Terence Crawford and Errol Spence Jr. have disagreed about the strength of their resumes and playfully promised to “fry fish” and “smoke a Bud” while promoting their welterweight championship showdown July 29 at T-Mobile Arena in Las Vegas.

The undefeated 147-pound champions have mostly, however, expressed a lot of respect toward each other since their fight finally was announced late in May. Both boxers appreciate that his upcoming opponent is a prideful family man, and they haven’t said or done anything to make the promotion of their huge Showtime Pay-Per-View event in any way personal.

Causing controversy simply to attract attention to their fascinating fight would be out of character for Crawford and Spence. That’s why there haven’t been any staged shoves, threats of pre-fight violence or even the need for promoters and/or security personnel to separate them when they went face-to-face at press conferences.

They’re completely confident that their long-awaited 12-round title unification fight should sell itself, thus they have avoided the type of often manufactured drama that their predecessors have used to hype their bouts.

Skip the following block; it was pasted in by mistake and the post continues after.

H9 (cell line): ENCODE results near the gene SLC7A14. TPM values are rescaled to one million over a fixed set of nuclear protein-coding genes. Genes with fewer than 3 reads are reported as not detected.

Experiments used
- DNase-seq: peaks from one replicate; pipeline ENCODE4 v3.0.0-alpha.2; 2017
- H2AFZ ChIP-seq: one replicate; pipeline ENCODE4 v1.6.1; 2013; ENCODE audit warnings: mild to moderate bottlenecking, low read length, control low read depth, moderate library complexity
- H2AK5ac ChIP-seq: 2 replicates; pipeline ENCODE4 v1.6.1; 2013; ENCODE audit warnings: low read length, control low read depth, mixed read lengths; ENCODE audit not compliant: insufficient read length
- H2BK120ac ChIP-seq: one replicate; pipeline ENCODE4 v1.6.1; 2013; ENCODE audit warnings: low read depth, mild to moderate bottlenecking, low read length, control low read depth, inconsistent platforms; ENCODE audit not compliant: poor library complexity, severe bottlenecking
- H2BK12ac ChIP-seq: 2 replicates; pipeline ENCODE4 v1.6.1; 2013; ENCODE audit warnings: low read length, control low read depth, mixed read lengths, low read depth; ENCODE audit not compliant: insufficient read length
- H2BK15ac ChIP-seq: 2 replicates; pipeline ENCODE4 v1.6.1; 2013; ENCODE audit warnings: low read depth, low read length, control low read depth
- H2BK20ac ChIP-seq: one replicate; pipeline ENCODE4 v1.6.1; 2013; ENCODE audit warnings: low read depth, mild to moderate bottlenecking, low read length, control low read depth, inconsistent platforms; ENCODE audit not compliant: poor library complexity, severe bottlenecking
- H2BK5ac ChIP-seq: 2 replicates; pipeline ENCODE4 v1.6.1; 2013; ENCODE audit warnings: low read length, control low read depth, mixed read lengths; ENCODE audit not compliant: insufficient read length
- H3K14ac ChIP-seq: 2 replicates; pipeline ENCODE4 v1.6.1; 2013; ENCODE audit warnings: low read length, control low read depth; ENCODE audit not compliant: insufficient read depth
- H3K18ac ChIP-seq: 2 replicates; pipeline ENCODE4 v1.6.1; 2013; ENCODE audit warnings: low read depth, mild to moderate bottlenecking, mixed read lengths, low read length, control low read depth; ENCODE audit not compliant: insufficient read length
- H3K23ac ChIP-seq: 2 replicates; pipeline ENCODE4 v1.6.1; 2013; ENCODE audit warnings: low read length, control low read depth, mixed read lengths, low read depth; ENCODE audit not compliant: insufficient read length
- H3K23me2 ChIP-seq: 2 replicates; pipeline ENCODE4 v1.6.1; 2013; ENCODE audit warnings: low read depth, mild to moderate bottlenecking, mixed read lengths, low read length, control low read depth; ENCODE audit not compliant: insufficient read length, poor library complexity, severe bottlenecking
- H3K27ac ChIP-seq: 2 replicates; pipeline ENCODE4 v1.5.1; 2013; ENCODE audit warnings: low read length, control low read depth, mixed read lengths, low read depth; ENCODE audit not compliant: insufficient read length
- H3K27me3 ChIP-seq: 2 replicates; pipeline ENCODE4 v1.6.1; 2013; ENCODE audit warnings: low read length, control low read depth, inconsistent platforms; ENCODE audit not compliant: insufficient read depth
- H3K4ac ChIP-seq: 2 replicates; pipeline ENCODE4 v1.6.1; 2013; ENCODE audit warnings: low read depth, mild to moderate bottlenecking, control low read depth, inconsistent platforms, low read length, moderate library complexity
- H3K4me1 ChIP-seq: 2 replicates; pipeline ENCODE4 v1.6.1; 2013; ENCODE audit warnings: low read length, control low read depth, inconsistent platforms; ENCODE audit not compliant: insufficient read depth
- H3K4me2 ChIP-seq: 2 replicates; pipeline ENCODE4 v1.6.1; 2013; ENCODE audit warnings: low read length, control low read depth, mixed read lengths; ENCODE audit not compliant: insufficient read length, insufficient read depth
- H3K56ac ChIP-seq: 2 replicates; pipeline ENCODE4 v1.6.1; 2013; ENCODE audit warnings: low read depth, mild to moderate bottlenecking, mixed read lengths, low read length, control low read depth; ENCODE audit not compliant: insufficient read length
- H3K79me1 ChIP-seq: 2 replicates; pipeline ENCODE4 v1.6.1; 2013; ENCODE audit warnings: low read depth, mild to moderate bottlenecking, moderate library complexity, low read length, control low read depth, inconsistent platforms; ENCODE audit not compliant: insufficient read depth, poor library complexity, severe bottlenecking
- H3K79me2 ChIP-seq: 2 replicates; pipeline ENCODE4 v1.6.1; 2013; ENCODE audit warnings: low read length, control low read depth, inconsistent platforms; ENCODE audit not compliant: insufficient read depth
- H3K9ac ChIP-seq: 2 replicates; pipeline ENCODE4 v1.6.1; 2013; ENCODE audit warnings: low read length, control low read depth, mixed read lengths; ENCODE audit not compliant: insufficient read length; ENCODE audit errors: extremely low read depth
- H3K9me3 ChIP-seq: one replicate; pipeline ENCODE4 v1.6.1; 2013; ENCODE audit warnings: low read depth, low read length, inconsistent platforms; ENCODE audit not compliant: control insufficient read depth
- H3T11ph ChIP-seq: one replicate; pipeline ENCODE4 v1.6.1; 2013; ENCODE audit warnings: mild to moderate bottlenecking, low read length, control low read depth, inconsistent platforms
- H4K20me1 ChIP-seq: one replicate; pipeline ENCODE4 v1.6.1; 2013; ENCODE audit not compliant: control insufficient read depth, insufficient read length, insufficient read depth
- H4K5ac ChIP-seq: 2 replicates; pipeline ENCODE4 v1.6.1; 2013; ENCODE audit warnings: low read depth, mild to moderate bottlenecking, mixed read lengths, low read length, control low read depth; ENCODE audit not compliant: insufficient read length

Crawford hopes the buy rate for their historically significant fight reflects that he and Spence were right to have taken the promotional approach they firmly believe is the right one.

“I think it’ll be great for the sport of boxing, for all combat sports, because then it will show a level of respect that doesn’t have to be aligned with disrespect to be entertaining,” Crawford said during a virtual press conference recently. “I feel like, you know, a lotta people will see Mayweather, a lotta people see Ali and they see Mike Tyson and they feel as if, ‘Oh man, I gotta be this villain,’ or, ‘I gotta be like this guy or be like that guy to sell fights or to sell pay-per-views, and not my skills.’

“But when people start understanding the sport and they understand that you don’t have talk about somebody’s dead people, in the grave, to get him mad. And then they start talkin’ about your momma and then they start bringing up personal remarks to what you said to them, and then y’all make it personal just to sell fights. I think it can be a level of playing field where y’all both respect each other enough to, you know, respect each other but let each other know that come fight night, you know, y’all coming for each other head.”

Crawford, 35, and Spence, 33, will compete to become boxing’s first fully unified welterweight champion of the four-belt era. Spence (28-0, 22 KOs), of DeSoto, Texas, will defend his IBF, WBA and WBC 147-pound crowns against Crawford (39-0, 30 KOs), an Omaha, Nebraska native who will put his WBO belt on the line.

Most sportsbooks list Crawford as a slight favorite over Spence.

Keith Idec is a senior writer/columnist for BoxingScene.com. He can be reached on Twitter @Idecboxing.